Side Views

To vote or not to vote? — Mohd Iqbal (loyarburok.com)

April 19, 2012

APRIL 19 — The Parliamentary Select Committee on Electoral Reforms (“PSC”) recently completed its report on the improvement and reform of the parliamentary process in Malaysia. This report was tabled and passed by the august House on April 2, 2012, alas, without any debate due to a commotion caused by the opposition during the proceedings. The main grievance of the opposition was that the Speaker had rejected their motion to table a minority report on the PSC. Sadly, despite various international precedents on this procedure of presenting a minority report, the Speaker decided to ignore this motion.

What perhaps started as a new hope for Malaysians when the establishment of the PSC was announced by the prime minister in August 2011 as part of his political transformation programme has turned out to be a huge disappointment. Immediately, the Coalition for Clean and Fair Elections (Bersih) dismissed the report, inter alia, on the ground that only one out of their eight demands was addressed.

Bersih also announced that it will organise a sit-in protest on April 28,2012 across the country, and in various locations worldwide. The main venue for the sit-in protest will be at Dataran Merdeka with the title “Duduk Bantah”.

It is pertinent for us to revisit election history in Malaysia before we discuss the democratic process of choosing the government of the day. Barisan Nasional (BN) (previously known as Perikatan) has ruled this country for over 50 years without ever losing a general election. The 12th general election in 2008 was also the only time that BN lost its customary two-thirds majority. It may sound incredulous that a coalition can win every election in a democratic country, and BN is in fact the longest serving government in world history.

With the advent of a new opposition coalition known as Pakatan Rakyat (PR), Malaysia is suddenly facing the possibility of a change in federal government for the first time. PR also provides the backdrop for a new two-party system which will provide a real alternative for public to elect a new government. The impact of PR is acknowledged by the prime minister, who declared that the 13th general election will be the mother of all elections. Hence the apprehension by the opposition specifically, and the public in general, that the 13th general election may be fraught with issues to ensure that BN will retain power.

There are many issues with regard to the electoral process in Malaysia and its organiser, the Election Commission (EC). Chief amongst these are the cleanup of the electoral roll and the alleged existence of phantom voters. Postal votes are also in the limelight due to strong suggestions by some to replace it with the implementation of early voting to cater for security personnel and EC workers. The uncertainty regarding the time to call for the election and campaign procedure, together with access to public all add up to heavy concerns on behalf of the Malaysian public.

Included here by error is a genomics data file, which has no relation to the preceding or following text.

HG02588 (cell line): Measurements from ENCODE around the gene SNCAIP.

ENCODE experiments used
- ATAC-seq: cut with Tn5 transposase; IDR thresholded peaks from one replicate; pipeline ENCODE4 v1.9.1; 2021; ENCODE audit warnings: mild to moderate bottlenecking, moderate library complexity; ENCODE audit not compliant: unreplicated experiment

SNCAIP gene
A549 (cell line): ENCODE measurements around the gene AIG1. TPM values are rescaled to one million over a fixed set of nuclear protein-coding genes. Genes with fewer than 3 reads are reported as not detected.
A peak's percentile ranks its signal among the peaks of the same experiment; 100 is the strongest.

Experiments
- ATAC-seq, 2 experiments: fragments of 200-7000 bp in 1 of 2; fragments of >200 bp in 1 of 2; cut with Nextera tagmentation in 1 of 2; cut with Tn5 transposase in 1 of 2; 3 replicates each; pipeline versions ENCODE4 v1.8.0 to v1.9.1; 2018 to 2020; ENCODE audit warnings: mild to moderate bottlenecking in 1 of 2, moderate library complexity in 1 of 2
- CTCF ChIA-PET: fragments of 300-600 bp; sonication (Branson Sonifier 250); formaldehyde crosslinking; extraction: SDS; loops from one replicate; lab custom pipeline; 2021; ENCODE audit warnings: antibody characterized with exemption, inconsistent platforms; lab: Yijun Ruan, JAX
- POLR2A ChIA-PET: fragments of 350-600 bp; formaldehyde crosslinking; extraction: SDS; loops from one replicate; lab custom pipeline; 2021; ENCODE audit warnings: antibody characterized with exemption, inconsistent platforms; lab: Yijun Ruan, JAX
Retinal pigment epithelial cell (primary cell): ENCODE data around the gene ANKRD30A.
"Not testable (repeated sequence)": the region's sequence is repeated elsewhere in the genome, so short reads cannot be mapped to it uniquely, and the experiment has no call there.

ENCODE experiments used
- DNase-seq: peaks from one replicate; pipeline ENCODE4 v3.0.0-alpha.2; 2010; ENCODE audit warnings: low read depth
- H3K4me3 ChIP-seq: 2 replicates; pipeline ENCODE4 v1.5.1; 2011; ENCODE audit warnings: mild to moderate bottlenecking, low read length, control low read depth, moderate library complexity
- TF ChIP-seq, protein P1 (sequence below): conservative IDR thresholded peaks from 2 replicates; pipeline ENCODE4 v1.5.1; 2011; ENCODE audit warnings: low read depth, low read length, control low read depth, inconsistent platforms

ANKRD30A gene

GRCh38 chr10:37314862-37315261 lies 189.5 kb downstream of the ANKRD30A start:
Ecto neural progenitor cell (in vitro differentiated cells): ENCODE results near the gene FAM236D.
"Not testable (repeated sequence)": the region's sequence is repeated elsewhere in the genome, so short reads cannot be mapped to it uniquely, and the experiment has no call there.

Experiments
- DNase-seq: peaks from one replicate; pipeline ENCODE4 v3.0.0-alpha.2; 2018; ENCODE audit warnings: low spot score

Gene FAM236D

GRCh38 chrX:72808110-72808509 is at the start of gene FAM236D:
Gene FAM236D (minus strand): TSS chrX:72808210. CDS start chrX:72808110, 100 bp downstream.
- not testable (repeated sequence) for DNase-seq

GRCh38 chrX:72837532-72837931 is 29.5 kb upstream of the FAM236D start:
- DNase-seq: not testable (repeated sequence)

Another interesting issue is the apathy of the young generation to register as voters. It has been reported that more than three million have yet to register as voters despite the efforts by the EC and political parties. Could it be the low quality of the parliamentary debates and wayward behaviour of parliamentarians that has resulted in them being disinterested? Or perhaps civic awareness is low and they have not fully understood the responsibility of casting their votes to select leaders who will chart the future of this country. Aside from the non-registration of voters, among those registered, only about 70 per cent to 80 per cent will cast their votes during any election. Where are the rest?

Various proposals have been put forward to improve the electoral process. Automatic registration is surprisingly still ignored, and the voting age remains at 21. So, in Malaysia, people can legally get married and have kids but cannot exercise their democratic right to vote.

What Malaysia needs is confidence in the electoral process. There is no point in having various committees, minor changes to the system or amendments to the procedures if at the end of the day, the Malaysian public still have doubts about the electoral process itself.

The first step to democracy is a proper electoral process. Without this, the government of the day will lose its credibility. Abraham Lincoln’s famous phrase “government of the people, from the people and for the people” shall be the guiding principle. Let us ensure that Malaysians truly believe that the winning party is elected fairly in a clean contest for power.

To vote or not to vote? It is your future at stake. — loyarburok.com

* This is the personal opinion of the writer or publication. The Malaysian Insider does not endorse the view unless specified.